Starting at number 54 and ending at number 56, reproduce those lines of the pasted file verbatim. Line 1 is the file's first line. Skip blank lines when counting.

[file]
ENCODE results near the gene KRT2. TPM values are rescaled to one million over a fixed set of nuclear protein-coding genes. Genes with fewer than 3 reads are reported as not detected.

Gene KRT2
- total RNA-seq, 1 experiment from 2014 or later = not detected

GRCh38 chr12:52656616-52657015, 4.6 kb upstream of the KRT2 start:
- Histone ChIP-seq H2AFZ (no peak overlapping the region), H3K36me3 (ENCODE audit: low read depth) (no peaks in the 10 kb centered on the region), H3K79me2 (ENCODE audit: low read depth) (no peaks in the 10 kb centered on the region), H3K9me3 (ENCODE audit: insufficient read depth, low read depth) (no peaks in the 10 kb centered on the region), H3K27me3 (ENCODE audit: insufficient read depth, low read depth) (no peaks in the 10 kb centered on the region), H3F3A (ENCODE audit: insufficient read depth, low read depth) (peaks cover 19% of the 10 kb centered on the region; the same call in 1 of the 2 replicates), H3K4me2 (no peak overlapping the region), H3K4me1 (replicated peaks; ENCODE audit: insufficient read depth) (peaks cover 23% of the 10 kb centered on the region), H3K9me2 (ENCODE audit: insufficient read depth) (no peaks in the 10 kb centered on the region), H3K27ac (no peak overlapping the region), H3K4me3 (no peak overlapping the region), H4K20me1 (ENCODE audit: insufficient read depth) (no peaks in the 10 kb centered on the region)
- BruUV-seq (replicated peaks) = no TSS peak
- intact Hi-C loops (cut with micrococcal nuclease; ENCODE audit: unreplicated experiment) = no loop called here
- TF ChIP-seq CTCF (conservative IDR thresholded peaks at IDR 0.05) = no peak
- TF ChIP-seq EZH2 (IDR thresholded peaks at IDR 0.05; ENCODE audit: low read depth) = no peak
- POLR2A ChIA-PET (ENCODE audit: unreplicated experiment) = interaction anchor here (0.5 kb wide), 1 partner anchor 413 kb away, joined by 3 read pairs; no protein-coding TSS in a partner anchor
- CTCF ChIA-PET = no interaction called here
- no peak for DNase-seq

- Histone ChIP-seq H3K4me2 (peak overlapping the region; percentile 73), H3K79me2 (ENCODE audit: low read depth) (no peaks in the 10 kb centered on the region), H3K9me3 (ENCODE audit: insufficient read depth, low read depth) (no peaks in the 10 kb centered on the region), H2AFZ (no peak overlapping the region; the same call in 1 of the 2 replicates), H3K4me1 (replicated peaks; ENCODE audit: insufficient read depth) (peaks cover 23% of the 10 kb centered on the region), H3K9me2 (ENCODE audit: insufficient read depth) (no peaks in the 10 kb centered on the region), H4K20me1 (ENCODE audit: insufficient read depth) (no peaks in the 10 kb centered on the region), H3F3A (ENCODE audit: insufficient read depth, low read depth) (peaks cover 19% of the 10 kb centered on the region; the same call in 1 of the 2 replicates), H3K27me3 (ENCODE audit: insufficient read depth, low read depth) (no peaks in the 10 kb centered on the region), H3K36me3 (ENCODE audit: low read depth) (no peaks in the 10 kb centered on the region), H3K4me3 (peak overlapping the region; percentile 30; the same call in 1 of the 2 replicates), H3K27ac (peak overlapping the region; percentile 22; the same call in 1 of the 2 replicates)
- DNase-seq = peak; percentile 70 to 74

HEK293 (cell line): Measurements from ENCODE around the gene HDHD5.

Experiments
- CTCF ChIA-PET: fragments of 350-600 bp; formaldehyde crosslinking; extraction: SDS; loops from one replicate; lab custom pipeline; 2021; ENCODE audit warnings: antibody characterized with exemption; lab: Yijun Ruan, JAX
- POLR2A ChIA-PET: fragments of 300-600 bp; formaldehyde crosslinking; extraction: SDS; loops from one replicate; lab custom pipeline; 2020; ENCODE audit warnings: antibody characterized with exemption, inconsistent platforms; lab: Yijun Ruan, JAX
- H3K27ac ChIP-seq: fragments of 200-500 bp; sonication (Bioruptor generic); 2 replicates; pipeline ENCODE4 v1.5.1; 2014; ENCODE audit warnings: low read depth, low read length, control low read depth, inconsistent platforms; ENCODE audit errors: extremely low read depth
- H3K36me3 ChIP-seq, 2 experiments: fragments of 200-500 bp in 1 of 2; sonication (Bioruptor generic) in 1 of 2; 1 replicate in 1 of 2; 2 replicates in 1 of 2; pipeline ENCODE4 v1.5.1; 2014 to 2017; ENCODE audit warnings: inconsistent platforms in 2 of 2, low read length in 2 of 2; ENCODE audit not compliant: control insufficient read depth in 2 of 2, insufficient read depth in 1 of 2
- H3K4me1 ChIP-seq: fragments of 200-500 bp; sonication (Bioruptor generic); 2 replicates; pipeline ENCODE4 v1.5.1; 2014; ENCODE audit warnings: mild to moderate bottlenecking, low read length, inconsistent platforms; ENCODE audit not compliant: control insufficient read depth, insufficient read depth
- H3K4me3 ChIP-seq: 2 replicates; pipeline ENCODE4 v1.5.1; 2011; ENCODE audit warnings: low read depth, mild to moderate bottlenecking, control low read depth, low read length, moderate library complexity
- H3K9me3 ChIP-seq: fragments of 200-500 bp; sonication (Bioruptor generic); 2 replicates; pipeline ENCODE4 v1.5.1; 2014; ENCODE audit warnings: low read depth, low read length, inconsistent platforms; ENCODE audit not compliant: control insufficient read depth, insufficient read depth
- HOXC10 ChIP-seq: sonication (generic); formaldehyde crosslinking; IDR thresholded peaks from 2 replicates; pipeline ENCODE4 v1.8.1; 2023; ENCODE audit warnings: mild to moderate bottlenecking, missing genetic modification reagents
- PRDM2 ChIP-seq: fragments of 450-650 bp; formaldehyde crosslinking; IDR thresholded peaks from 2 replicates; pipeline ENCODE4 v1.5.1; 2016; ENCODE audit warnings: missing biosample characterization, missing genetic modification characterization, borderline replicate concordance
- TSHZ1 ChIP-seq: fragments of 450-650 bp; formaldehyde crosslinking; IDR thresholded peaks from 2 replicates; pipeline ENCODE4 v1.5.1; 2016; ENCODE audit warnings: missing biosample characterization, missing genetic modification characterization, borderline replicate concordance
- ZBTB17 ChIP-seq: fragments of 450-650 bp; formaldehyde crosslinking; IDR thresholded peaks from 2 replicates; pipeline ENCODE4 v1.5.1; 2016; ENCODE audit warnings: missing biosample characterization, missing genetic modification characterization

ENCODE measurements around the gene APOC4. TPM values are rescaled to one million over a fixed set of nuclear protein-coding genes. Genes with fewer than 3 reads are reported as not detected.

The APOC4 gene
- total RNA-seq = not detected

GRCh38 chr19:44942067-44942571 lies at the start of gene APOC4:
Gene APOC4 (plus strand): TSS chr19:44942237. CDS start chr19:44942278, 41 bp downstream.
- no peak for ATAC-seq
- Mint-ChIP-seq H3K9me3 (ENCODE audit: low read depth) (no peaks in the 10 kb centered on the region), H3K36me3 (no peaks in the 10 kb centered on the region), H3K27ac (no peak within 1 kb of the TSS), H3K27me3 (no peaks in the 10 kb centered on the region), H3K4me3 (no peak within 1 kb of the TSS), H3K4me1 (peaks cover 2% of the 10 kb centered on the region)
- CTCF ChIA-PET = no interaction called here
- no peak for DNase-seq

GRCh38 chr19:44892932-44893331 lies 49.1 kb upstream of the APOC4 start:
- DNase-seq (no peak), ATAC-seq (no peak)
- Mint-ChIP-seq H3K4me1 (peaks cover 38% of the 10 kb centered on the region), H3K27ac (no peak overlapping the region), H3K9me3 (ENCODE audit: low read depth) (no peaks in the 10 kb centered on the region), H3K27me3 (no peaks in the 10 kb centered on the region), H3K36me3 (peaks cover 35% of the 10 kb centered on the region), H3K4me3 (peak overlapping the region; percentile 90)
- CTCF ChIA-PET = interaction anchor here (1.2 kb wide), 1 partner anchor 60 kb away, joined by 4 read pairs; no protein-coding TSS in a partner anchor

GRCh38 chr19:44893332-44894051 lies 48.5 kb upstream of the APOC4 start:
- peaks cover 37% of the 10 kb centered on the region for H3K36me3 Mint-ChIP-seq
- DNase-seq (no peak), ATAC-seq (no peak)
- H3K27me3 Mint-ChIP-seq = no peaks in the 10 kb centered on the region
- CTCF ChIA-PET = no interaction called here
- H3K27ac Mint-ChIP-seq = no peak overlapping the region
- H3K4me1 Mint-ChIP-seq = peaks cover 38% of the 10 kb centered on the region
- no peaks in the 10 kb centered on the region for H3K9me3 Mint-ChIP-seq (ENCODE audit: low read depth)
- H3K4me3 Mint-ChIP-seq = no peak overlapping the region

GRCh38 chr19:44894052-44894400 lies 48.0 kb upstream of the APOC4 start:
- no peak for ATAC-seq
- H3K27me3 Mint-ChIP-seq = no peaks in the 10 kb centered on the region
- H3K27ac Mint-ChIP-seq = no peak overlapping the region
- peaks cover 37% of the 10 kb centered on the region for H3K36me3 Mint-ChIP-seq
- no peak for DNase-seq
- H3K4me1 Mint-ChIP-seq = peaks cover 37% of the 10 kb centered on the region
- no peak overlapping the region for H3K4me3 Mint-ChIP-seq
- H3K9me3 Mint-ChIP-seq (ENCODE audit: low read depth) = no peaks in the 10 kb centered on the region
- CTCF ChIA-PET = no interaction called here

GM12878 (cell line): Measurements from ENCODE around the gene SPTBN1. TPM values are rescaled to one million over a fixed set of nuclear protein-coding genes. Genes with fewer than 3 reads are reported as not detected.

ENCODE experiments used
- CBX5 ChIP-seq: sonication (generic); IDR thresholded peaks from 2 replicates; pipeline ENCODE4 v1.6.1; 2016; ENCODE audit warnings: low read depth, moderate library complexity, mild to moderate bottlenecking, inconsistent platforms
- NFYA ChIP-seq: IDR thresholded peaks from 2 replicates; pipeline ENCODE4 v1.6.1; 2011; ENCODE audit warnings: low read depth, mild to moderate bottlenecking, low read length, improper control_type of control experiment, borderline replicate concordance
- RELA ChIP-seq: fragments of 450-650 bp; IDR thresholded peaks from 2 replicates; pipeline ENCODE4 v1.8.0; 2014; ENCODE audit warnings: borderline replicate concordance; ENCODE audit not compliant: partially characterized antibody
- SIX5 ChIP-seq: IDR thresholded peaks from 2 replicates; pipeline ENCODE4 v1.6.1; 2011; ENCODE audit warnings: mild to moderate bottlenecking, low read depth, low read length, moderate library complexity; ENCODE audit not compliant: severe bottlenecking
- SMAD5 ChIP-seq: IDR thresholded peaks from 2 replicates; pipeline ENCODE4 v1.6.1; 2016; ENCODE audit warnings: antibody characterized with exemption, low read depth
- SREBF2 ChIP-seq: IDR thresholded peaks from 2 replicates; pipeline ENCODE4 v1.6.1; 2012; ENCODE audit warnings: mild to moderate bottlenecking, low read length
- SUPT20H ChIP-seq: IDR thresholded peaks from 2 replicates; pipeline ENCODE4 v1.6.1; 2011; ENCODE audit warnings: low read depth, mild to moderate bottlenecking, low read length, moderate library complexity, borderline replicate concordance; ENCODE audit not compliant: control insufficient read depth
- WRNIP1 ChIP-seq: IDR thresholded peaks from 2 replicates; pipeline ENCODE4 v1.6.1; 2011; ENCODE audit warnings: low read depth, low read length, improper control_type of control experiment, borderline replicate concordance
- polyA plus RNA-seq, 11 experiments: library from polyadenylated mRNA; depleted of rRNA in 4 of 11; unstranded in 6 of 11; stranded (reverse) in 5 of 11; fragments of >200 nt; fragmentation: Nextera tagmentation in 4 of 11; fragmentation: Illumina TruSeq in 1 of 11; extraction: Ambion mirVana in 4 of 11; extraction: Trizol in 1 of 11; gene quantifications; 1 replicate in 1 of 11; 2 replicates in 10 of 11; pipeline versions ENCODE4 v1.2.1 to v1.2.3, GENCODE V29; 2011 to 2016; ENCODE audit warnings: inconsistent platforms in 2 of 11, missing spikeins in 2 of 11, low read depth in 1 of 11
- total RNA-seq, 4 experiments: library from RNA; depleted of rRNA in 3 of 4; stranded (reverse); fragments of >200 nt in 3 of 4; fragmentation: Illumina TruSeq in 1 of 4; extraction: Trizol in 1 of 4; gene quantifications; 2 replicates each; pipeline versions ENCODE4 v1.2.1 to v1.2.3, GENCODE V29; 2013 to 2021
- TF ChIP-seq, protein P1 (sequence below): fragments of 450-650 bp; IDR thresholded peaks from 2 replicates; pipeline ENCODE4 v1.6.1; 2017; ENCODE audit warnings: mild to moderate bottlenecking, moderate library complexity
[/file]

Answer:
- peaks cover 37% of the 10 kb centered on the region for H3K36me3 Mint-ChIP-seq
- no peak for DNase-seq
- H3K4me1 Mint-ChIP-seq = peaks cover 37% of the 10 kb centered on the region